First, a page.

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International Journal of Molecular Sciences







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This work is licensed under a Creative Commons Attribution 4.0 License.


Tolerance to abiotic stresses caused by environmental conditions can prevent yield loss in crops for sustaining agricultural productivity [1]. Resistance to biotic stresses caused by diseases and insects can prevent or reduce yield loss in crops [2]. For each crop or plant species, there are many abiotic threats, such as changes in temperature, soil salinity/alkalinity, water shortage, and soil contaminants, as well as biotic challenges from pathogens (bacteria, viruses, and fungi), insects, and nematodes. Plants need to possess genes conferring tolerance to these abiotic stresses to adapt to the changing environment, due to global climate changes, in which they are growing. Due to the coevolution of plants and stress-causing organisms [3], plants need to possess multiple resistance genes to deal with the rise of new virulence in stress-causing organisms. Plant breeders are constantly looking for new resistance genes to combat evolving organisms that pose a threat to susceptible crops. As a result, plant geneticists have identified many resistance genes in various crops, and molecular geneticists have developed molecular markers for most of those genes. Similarly, researchers are investigating plant mechanisms and underlying genetic systems involved in plant tolerance to abiotic stresses, hoping to breed crops resilient to adverse environmental conditions.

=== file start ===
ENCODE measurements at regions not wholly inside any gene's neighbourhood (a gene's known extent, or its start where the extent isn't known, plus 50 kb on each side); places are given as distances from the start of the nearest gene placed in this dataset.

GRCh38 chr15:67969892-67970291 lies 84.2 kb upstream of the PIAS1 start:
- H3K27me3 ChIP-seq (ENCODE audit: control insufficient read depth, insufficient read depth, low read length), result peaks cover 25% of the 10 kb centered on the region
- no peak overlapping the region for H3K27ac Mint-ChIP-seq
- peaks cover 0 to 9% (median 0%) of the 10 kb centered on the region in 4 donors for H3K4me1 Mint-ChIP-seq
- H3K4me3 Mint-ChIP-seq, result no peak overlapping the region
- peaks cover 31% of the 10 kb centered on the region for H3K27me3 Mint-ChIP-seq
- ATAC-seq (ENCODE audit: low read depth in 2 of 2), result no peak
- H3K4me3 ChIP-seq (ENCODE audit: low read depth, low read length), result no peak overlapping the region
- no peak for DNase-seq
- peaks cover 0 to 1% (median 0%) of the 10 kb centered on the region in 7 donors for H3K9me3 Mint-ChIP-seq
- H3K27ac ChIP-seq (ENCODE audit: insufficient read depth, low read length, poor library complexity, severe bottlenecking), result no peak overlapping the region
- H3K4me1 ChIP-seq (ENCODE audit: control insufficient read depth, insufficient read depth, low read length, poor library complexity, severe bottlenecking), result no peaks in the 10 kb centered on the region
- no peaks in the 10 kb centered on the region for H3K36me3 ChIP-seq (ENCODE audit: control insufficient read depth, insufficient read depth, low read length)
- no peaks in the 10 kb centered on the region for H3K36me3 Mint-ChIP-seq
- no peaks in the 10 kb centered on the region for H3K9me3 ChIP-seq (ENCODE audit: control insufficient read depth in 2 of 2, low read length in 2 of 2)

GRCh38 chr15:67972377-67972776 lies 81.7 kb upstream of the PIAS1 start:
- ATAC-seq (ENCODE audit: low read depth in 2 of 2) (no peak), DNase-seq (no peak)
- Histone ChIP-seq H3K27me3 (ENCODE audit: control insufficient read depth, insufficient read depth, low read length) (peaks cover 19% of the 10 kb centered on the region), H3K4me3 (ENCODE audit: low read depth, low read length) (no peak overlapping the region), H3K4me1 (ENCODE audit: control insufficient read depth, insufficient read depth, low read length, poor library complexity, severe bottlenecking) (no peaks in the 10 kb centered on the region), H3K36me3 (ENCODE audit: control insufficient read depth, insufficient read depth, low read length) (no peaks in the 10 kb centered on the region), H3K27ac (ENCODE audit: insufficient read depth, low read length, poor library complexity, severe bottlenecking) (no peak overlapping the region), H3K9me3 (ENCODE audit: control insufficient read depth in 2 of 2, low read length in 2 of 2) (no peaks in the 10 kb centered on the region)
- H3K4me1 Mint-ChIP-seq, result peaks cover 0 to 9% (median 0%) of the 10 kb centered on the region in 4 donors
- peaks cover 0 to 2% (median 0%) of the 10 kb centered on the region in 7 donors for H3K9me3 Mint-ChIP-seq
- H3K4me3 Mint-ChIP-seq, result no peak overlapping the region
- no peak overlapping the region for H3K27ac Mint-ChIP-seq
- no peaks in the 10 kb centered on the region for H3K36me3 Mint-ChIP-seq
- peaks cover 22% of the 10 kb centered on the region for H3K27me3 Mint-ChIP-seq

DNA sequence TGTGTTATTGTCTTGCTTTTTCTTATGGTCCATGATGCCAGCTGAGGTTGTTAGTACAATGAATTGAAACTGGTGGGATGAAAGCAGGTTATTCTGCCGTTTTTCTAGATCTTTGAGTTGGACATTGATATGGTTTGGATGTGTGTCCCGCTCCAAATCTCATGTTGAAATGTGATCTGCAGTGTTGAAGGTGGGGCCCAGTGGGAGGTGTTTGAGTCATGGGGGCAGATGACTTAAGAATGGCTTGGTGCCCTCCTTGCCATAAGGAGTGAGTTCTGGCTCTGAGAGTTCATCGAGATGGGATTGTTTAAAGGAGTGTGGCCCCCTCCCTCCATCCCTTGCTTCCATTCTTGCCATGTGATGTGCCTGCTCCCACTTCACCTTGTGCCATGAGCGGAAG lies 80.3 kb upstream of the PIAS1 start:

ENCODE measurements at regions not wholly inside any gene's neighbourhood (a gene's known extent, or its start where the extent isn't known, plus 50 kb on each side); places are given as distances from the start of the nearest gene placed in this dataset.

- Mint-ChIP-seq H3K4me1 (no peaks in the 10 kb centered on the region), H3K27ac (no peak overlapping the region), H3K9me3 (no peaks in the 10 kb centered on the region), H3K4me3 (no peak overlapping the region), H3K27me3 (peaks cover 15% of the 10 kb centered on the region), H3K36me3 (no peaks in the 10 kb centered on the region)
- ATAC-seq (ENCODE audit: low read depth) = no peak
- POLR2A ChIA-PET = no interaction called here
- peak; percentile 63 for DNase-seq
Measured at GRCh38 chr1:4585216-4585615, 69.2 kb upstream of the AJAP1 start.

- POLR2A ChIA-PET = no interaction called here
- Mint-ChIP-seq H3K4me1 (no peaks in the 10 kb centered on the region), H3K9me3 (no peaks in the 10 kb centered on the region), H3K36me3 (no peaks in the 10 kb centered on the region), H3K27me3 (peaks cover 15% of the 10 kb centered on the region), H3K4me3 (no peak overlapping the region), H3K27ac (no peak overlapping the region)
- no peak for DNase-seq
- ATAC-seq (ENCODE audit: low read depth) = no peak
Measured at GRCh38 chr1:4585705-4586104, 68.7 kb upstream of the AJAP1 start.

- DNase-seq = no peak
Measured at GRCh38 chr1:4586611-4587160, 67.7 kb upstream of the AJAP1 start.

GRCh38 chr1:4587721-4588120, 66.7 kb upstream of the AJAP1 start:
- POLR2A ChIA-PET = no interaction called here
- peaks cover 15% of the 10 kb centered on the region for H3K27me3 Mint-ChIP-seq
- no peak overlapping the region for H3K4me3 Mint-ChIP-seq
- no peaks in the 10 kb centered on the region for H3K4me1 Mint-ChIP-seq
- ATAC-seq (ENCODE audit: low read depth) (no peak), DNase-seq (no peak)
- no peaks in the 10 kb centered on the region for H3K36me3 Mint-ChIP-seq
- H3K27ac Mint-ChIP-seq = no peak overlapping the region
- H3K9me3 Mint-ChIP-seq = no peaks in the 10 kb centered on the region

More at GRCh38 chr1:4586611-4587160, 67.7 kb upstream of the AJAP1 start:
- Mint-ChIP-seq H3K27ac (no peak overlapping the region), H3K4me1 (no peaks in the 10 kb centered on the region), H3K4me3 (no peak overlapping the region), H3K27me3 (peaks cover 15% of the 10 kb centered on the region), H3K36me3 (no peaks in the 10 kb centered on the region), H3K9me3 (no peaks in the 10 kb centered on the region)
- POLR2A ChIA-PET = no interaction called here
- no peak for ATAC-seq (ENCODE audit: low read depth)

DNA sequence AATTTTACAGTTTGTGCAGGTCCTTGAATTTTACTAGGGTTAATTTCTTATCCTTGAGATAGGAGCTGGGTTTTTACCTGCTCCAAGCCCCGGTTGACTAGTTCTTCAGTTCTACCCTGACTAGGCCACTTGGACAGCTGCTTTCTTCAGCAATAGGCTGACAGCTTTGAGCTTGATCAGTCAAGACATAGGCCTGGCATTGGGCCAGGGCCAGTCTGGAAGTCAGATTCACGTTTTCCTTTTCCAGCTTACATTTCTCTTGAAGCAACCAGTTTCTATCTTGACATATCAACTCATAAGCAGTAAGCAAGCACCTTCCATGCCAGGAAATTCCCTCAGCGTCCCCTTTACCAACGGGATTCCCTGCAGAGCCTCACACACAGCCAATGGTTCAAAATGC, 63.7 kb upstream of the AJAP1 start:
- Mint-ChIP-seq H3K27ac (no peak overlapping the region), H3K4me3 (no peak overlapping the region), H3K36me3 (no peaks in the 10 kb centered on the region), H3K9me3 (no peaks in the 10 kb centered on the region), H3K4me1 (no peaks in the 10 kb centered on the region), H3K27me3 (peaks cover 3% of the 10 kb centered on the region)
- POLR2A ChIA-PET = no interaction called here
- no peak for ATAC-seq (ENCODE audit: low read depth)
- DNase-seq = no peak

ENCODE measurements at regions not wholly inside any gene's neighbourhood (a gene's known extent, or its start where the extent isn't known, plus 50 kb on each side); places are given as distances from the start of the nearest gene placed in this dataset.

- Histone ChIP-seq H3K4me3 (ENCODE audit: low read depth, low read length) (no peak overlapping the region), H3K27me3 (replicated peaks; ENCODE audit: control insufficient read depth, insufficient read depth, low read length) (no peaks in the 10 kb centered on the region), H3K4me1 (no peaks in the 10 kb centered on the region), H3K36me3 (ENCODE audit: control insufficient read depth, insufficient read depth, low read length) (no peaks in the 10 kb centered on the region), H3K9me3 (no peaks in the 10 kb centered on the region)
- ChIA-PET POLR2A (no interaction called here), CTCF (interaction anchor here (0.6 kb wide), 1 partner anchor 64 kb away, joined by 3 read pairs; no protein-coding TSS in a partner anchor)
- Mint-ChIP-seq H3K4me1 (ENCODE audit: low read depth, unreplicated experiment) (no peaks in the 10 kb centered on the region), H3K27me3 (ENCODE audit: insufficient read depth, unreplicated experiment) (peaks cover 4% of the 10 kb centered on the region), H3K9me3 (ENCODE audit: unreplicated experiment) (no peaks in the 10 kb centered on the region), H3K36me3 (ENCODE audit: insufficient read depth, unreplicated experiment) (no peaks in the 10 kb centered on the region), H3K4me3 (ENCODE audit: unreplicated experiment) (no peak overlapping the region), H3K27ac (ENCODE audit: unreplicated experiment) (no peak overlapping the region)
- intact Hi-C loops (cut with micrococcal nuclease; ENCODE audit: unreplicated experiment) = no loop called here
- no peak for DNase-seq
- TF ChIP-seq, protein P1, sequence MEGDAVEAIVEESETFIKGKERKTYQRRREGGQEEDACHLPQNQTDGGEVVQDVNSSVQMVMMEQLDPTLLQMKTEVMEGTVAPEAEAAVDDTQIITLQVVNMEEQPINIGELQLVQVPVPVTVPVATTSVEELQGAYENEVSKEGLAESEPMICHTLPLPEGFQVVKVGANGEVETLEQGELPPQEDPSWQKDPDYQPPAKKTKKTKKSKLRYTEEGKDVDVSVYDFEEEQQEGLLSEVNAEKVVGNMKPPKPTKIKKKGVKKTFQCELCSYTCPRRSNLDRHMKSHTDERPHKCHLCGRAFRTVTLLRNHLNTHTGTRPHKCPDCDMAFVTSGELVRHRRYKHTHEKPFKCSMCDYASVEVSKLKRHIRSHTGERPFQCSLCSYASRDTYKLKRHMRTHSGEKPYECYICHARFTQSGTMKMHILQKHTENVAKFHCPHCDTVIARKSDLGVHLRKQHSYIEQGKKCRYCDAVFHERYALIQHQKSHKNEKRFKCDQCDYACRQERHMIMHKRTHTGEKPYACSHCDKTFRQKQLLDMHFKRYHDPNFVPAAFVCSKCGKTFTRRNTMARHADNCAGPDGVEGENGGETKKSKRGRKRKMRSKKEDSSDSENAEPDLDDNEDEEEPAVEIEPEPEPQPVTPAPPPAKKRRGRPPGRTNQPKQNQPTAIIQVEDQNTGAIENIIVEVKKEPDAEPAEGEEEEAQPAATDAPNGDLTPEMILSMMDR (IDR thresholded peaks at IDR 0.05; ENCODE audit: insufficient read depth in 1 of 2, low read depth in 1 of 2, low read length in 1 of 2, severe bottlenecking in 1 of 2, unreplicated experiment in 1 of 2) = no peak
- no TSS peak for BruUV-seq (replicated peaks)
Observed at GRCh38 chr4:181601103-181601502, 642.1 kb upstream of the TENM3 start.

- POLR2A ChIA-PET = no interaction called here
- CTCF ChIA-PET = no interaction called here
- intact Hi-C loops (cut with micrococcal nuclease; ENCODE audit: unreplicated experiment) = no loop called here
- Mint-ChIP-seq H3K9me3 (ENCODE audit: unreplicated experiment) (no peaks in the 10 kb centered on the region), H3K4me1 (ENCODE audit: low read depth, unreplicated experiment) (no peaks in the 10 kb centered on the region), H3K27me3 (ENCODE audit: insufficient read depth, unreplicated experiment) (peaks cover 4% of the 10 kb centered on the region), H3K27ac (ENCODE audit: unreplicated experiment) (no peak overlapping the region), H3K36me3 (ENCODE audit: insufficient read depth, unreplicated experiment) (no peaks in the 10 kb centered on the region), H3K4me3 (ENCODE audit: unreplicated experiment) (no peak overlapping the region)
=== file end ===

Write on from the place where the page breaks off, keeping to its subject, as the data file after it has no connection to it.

With the advent of whole-genome sequencing in many important crops, it is time to map the detailed chromosomal locations of known genes that are involved in tolerance to various abiotic stresses as well as in the resistance to biotic stresses in important plant species. In the Special Issue, "Mapping Abiotic Stress-Tolerance Genes in Plants" of International Journal of Molecular Sciences, 21 papers, including two reviews and 19 research articles, were published [4–24]. Eleven research articles [3,25–34] were published in the Special Issue “Mapping Plant Genes that Confer Resistance to Biotic Stress.”

In this editorial, I firstly express my appreciation to all authors for their contribution to the two Special Issues. Secondly, I will compare the chromosomal distribution patterns of genes for the two types of stresses that plants faced (Tables 1 and 2). The evidence obtained supports my long-held hypothesis that genes conferring resistance to biotic stresses are more likely to be located in the distal portion of chromosomes than the proximal portion in order to adapt to the host-pest coevolution. On the other hand, abiotic-stress tolerance genes should have a lower ratio of distal to proximal distribution than that for biotic stresses to maintain the stability of genes regulating plant growth and development. Knowing the relationship between gene functions and their chromosomal distribution patterns, plant breeders can select the most appropriate and efficient method to improve crops for withstanding stresses and ensuring productivity and food security.